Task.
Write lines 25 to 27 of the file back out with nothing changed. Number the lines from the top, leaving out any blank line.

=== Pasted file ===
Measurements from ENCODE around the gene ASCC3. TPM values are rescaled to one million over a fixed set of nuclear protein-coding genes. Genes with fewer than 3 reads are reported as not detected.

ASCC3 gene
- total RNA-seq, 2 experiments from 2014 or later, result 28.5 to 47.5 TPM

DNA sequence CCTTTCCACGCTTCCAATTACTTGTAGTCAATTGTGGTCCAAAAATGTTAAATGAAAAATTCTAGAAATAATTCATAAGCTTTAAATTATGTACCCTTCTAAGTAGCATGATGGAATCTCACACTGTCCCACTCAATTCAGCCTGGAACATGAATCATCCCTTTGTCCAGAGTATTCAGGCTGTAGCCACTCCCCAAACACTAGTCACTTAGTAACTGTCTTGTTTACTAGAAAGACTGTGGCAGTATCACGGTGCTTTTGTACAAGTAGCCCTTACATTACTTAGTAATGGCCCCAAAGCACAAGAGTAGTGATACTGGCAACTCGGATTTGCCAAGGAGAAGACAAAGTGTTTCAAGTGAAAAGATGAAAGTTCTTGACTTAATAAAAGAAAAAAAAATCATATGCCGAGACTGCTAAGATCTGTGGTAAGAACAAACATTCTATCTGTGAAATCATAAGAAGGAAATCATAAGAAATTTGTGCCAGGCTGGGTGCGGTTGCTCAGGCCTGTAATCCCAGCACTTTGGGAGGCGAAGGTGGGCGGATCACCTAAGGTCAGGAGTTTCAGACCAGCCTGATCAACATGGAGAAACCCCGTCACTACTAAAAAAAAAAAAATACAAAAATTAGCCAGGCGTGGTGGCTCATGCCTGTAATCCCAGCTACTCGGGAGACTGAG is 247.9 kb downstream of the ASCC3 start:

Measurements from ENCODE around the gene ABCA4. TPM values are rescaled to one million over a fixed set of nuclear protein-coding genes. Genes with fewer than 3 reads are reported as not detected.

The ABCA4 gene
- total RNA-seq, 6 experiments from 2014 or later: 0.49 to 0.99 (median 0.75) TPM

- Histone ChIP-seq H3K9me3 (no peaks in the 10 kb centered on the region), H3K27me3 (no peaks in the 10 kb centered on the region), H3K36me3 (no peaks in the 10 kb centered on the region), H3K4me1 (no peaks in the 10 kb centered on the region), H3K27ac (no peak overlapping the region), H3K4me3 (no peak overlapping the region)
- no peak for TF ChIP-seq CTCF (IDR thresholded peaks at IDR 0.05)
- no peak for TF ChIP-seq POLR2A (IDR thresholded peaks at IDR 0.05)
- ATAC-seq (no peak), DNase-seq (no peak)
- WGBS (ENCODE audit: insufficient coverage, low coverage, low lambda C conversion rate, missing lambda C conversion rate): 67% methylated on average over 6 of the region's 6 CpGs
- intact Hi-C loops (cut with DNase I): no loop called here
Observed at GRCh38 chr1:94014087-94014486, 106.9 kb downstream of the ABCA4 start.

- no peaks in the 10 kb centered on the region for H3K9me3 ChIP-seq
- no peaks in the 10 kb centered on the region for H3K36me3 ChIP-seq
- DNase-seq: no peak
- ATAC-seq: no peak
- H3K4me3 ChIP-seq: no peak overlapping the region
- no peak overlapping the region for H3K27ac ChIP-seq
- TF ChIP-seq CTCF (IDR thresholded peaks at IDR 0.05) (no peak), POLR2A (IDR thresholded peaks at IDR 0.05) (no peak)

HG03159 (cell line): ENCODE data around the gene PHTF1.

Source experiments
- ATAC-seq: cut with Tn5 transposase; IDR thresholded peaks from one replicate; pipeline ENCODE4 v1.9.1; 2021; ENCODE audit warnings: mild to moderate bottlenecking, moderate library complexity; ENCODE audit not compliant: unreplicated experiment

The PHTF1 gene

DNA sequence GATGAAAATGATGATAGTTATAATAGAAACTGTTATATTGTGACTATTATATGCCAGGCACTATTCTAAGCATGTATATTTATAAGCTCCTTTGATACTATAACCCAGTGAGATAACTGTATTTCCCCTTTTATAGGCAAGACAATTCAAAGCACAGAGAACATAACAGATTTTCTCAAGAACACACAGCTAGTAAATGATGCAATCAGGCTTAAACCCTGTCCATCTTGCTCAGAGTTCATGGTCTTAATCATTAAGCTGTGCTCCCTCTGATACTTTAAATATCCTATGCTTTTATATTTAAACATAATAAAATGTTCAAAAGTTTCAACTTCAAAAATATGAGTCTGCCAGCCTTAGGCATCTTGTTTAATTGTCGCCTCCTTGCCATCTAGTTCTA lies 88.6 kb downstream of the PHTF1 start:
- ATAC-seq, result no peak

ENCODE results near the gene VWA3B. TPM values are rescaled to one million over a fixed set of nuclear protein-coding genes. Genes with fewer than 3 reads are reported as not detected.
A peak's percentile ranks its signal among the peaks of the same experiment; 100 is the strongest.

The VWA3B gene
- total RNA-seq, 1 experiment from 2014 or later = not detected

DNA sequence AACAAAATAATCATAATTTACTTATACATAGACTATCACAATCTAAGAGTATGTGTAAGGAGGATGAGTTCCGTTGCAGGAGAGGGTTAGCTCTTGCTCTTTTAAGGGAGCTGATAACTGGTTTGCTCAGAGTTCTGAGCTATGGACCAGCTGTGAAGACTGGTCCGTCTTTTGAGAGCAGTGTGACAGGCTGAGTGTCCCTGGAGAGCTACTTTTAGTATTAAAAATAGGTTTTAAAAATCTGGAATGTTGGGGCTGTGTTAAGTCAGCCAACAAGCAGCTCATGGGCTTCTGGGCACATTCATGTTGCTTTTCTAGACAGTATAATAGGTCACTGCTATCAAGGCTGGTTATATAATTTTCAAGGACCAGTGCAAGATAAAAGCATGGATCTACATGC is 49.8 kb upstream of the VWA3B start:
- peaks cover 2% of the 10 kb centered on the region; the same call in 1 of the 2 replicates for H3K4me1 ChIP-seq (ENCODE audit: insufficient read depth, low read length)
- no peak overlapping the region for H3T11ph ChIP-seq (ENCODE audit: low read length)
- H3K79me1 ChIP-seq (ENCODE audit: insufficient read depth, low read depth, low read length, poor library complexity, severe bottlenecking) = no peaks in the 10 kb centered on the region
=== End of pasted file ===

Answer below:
The PHTF1 gene

DNA sequence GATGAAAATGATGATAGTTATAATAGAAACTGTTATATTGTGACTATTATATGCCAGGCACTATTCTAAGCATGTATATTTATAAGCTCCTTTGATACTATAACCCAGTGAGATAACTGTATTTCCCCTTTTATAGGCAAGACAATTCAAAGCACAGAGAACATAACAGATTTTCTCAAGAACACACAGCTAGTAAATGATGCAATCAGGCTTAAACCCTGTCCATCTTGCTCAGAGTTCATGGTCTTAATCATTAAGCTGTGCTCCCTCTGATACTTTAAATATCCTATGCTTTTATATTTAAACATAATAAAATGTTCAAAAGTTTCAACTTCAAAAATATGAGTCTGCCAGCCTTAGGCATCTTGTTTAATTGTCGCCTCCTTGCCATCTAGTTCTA lies 88.6 kb downstream of the PHTF1 start:
- ATAC-seq, result no peak